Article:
PUHI — If jumping rope became an Olympic sport, it would not surprise Laura Morihara.
Morihara, along with her husband Gary Morihara, coaches the Wahiawa Jump Club, whose members arrived here Thursday for a two-day tour around the island, to demonstrate their accomplishments with jump ropes to Kaua‘i’s students.
“It’s a win-win situation,” Laura Morihara said.
“The American Heart Association sponsors us, and the students have a chance to show off what they can do with a jump rope, and explain the health benefits of what they do.” Six students from the Wahiawa Jump Club, a sixth-grader and five seventh-graders, started their tour at Island School, where some of the students watched in amazement as the middle-school students demonstrated their expertise with both the individual as well as long ropes.
“Three of them have been jumping since kindergarten,” Laura Morihara pointed out as her husband Gary prepared the soundtrack for the demonstration.
“The club is about eight years old, and some of the students who were jumping for us are now in college.” Laura Morihara explained that, originally, the club was formed out of Mililani, in the elementary school, but eventually broke off, and is now in Wahiawa Middle School.
Kramer Ichimura, the sole boy jumper, was brought to the forefront as he demonstrated his prowess with the rope, Laura Morihara explaining that jumping rope is not only good exercise, but helps to develop coordination that helps athletes in other sports.
One of his tricks was called the “grass cutter,” as Ichimura mimicked the lawn tool, his body serving as the fulcrum with the rope symbolizing the line that whips grass.
Jump Rope for Heart is part of the national American Heart Association program, and promotes the value of physical activity to elementary-school children while showing them they can contribute to their community’s welfare.
Despite the program being a scant 20 minutes, the six students lost little time introducing themselves with a health-oriented presentation, explaining the importance of a healthy heart.
According to statistics from the American Heart Association, more than nine million children are overweight, and 36 percent get no exercise.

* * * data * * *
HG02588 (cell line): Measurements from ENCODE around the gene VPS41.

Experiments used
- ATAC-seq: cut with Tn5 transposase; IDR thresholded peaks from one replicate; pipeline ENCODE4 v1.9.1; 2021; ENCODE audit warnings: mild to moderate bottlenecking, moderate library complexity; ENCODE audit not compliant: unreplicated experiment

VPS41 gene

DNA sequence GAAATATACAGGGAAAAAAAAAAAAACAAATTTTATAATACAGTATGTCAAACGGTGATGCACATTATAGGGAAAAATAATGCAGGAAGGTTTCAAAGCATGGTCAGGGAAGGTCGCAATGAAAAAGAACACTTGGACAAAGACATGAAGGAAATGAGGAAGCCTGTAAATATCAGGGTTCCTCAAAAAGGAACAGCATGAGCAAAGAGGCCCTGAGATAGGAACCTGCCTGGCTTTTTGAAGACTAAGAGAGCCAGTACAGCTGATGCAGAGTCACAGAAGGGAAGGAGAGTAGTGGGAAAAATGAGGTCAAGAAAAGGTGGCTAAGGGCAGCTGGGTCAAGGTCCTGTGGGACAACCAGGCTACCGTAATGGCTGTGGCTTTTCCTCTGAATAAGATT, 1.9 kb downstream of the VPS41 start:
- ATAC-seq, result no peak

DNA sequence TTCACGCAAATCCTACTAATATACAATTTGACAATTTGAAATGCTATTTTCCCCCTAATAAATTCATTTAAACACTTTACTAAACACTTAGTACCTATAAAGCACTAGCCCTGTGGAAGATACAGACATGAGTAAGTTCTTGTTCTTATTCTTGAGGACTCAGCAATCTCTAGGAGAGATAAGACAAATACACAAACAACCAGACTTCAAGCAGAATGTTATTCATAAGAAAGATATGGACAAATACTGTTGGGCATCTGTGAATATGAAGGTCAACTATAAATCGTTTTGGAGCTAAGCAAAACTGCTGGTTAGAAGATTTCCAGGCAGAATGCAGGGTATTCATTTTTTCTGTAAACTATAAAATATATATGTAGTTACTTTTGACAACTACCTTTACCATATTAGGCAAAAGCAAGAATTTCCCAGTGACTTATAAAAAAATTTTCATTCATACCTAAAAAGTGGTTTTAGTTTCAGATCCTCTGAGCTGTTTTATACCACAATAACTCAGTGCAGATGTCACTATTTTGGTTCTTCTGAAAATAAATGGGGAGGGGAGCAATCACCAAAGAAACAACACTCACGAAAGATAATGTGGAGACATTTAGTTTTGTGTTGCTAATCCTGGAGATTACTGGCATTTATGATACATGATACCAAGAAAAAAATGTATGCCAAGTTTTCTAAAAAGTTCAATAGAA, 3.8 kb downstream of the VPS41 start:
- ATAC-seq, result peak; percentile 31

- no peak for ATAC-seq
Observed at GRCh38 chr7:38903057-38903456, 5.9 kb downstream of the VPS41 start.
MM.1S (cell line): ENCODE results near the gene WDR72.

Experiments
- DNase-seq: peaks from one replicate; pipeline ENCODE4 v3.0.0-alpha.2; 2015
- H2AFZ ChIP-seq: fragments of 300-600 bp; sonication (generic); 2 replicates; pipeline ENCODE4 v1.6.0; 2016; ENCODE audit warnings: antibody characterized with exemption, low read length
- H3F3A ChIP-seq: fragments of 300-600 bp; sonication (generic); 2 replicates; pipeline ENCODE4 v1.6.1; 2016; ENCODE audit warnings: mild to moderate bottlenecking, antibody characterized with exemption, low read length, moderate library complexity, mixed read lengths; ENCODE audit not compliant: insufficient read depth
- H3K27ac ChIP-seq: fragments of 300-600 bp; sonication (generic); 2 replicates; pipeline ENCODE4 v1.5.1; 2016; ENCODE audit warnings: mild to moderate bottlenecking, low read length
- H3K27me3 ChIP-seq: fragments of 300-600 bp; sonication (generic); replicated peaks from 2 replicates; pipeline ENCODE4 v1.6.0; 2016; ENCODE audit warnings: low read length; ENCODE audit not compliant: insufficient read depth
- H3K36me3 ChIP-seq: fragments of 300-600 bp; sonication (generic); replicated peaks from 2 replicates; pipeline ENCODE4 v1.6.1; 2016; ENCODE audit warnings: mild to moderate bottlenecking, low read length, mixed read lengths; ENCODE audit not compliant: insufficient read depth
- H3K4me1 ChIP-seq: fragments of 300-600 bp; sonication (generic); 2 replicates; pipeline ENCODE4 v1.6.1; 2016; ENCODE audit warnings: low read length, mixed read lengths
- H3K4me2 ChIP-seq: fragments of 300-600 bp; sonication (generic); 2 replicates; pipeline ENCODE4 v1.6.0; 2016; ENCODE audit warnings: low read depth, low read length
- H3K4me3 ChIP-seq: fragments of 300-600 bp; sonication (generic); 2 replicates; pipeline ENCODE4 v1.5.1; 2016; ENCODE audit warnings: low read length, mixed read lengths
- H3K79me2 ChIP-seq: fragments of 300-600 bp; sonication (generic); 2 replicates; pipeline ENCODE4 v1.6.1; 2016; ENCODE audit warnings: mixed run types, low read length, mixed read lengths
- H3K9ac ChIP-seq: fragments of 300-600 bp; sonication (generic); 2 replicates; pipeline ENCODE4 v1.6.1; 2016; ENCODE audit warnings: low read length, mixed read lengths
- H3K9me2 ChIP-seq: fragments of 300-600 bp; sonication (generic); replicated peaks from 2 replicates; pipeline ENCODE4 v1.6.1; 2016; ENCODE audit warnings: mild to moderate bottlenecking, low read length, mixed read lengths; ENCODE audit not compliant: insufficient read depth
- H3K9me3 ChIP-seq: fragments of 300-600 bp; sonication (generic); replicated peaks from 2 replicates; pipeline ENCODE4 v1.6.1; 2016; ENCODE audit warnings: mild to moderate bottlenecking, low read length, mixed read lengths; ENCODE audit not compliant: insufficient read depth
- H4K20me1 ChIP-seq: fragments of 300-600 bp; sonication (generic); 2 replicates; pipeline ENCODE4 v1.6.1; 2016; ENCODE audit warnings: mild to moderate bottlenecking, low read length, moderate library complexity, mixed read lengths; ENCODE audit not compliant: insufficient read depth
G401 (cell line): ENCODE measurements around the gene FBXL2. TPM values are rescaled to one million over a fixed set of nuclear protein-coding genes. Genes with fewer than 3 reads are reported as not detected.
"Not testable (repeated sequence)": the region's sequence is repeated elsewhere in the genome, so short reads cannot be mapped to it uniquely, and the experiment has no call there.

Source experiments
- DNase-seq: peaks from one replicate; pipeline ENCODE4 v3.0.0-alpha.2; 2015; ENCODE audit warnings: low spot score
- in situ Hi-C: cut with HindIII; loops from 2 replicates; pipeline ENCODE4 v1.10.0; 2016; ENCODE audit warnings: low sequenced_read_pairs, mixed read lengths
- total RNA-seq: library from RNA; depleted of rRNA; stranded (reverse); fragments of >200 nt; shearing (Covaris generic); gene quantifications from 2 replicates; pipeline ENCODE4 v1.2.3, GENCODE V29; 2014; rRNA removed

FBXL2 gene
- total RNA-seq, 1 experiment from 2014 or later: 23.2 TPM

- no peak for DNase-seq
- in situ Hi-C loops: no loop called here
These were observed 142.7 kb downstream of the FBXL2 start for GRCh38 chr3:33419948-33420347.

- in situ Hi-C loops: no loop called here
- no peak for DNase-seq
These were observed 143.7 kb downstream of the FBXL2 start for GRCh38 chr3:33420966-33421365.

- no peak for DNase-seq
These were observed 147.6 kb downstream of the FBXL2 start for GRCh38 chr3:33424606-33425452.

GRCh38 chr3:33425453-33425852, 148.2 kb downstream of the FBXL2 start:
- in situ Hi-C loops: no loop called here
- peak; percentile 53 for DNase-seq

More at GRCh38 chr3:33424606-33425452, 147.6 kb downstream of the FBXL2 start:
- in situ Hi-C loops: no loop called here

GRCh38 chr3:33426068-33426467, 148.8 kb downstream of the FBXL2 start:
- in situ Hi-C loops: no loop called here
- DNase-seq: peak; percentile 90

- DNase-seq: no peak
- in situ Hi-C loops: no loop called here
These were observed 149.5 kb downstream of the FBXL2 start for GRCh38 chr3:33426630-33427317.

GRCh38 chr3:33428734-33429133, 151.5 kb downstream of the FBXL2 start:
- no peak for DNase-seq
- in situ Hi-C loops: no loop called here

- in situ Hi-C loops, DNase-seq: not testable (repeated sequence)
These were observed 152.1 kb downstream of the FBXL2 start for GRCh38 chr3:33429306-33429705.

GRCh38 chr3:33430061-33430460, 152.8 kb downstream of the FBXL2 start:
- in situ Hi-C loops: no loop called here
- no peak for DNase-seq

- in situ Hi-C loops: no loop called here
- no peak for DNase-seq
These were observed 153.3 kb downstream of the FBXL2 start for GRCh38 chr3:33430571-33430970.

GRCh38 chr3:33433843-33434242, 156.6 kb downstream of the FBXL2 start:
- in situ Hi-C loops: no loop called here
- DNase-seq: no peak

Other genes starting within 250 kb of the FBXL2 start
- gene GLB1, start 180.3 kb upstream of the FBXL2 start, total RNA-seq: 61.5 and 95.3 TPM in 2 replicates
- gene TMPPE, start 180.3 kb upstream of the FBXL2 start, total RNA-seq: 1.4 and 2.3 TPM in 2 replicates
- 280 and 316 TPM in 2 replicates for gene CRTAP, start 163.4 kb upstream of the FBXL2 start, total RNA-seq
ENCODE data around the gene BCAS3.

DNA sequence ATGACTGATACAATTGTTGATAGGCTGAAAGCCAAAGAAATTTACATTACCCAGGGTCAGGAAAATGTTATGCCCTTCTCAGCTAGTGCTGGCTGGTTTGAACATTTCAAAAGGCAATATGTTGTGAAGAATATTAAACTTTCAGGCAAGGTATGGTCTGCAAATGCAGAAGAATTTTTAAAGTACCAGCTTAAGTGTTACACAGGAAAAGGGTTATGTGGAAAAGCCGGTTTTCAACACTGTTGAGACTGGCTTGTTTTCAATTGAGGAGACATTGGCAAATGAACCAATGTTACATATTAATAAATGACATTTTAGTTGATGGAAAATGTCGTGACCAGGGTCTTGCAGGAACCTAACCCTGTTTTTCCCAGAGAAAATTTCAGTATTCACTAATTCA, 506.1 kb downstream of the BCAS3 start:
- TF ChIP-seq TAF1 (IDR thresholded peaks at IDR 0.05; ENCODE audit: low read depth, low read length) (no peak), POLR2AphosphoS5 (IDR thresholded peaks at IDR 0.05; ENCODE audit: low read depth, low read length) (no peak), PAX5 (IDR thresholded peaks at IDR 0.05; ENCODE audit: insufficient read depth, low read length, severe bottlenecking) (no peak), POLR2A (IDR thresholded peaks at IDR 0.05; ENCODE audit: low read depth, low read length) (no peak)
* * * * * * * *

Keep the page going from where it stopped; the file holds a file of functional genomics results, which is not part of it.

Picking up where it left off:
The report goes on to say that obesity among the nation’s youth has tripled in the past 15 years, and obesity is the fastest-growing cause of illness and death in the United States.
Cardiovascular disease ranks as the No. 3 cause of death for children under age 15, and, for the first time in history, children’s life spans are predicted to be less than their parents because of inactivity and obesity-related illnesses.
Cathy Shanks, who recently left the Kaua‘i office of the American Heart Association, has been in the forefront of efforts at Kaua‘i’s school level to have children participate in “Jump Rope for Heart,” not so much for the funds it generates, but to allow the students to become involved in physical activity.
In addition to routines involving both solo and tandem jumpers, the Wahiawa Jump Club team members invited students from the audience to join them in the long rope in a “pick-up-the-coin” event, where the student would be avoiding the rope while attempting to pick up a coin on the floor.
Two Island School fourth-graders were able to grab coins successfully while avoiding the swinging rope.
Team members include Jackie Kim, Toe Motu, the only sixth grader on the team, Maya Groves, Tatiana Alailima, Ichimura, and Rachel Morihara.
Thursday’s schedule saw the team visit six schools, including Island School, Chiefess Kamakahelei Middle School, Kalaheo School, Eleele School, St. Theresa’s School, and Waimea Canyon School.
Friday’s schedule had the team starting at Wilcox Elementary School before moving on to Kapa‘a Elementary, St. Catherine School, Kilauea School, and ending at the Hanalei School A-Plus program.
Laura Morihara said they now have jump rope programs in the Junior Olympics program, and it would not surprise her if, within the next 10 years, jump rope becomes an Olympic sport.
Dennis Fujimoto, staff writer and photographer, may be reached at 245-3681 (ext. 253) or firstname.lastname@example.org.